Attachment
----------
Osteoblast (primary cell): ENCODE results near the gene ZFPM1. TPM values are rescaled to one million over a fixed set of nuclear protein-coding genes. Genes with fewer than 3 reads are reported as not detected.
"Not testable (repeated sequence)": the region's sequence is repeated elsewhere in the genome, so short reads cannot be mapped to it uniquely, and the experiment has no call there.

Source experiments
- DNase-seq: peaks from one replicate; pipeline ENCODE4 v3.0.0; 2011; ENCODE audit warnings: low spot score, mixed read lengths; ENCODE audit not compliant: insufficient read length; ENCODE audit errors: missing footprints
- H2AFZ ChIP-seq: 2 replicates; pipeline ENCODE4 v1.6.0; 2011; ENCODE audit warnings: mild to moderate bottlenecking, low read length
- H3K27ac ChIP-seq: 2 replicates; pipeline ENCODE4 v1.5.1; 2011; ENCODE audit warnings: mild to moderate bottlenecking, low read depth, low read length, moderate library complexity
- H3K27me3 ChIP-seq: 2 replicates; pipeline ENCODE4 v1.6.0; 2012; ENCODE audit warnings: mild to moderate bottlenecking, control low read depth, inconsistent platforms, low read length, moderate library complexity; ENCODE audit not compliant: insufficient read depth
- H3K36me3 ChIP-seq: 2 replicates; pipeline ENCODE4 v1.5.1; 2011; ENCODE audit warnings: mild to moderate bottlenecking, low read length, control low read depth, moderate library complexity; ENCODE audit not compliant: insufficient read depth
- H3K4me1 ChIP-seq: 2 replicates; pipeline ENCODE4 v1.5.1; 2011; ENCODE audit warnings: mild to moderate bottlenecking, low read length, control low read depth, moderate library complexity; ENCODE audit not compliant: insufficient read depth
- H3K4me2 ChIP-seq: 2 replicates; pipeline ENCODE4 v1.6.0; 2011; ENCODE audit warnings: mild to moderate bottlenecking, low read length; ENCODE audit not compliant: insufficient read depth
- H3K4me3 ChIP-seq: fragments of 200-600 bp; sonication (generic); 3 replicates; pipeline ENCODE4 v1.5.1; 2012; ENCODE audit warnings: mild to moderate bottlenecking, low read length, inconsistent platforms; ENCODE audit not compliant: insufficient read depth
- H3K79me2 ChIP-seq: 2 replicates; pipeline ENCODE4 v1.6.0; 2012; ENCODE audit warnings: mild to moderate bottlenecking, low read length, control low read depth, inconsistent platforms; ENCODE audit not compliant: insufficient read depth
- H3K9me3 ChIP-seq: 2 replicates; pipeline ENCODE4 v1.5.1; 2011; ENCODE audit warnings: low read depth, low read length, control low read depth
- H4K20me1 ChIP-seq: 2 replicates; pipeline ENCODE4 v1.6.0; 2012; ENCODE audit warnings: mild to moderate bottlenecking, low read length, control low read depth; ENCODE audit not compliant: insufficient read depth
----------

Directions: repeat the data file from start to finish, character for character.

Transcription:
Osteoblast (primary cell): ENCODE results near the gene ZFPM1. TPM values are rescaled to one million over a fixed set of nuclear protein-coding genes. Genes with fewer than 3 reads are reported as not detected.
"Not testable (repeated sequence)": the region's sequence is repeated elsewhere in the genome, so short reads cannot be mapped to it uniquely, and the experiment has no call there.

Source experiments
- DNase-seq: peaks from one replicate; pipeline ENCODE4 v3.0.0; 2011; ENCODE audit warnings: low spot score, mixed read lengths; ENCODE audit not compliant: insufficient read length; ENCODE audit errors: missing footprints
- H2AFZ ChIP-seq: 2 replicates; pipeline ENCODE4 v1.6.0; 2011; ENCODE audit warnings: mild to moderate bottlenecking, low read length
- H3K27ac ChIP-seq: 2 replicates; pipeline ENCODE4 v1.5.1; 2011; ENCODE audit warnings: mild to moderate bottlenecking, low read depth, low read length, moderate library complexity
- H3K27me3 ChIP-seq: 2 replicates; pipeline ENCODE4 v1.6.0; 2012; ENCODE audit warnings: mild to moderate bottlenecking, control low read depth, inconsistent platforms, low read length, moderate library complexity; ENCODE audit not compliant: insufficient read depth
- H3K36me3 ChIP-seq: 2 replicates; pipeline ENCODE4 v1.5.1; 2011; ENCODE audit warnings: mild to moderate bottlenecking, low read length, control low read depth, moderate library complexity; ENCODE audit not compliant: insufficient read depth
- H3K4me1 ChIP-seq: 2 replicates; pipeline ENCODE4 v1.5.1; 2011; ENCODE audit warnings: mild to moderate bottlenecking, low read length, control low read depth, moderate library complexity; ENCODE audit not compliant: insufficient read depth
- H3K4me2 ChIP-seq: 2 replicates; pipeline ENCODE4 v1.6.0; 2011; ENCODE audit warnings: mild to moderate bottlenecking, low read length; ENCODE audit not compliant: insufficient read depth
- H3K4me3 ChIP-seq: fragments of 200-600 bp; sonication (generic); 3 replicates; pipeline ENCODE4 v1.5.1; 2012; ENCODE audit warnings: mild to moderate bottlenecking, low read length, inconsistent platforms; ENCODE audit not compliant: insufficient read depth
- H3K79me2 ChIP-seq: 2 replicates; pipeline ENCODE4 v1.6.0; 2012; ENCODE audit warnings: mild to moderate bottlenecking, low read length, control low read depth, inconsistent platforms; ENCODE audit not compliant: insufficient read depth
- H3K9me3 ChIP-seq: 2 replicates; pipeline ENCODE4 v1.5.1; 2011; ENCODE audit warnings: low read depth, low read length, control low read depth
- H4K20me1 ChIP-seq: 2 replicates; pipeline ENCODE4 v1.6.0; 2012; ENCODE audit warnings: mild to moderate bottlenecking, low read length, control low read depth; ENCODE audit not compliant: insufficient read depth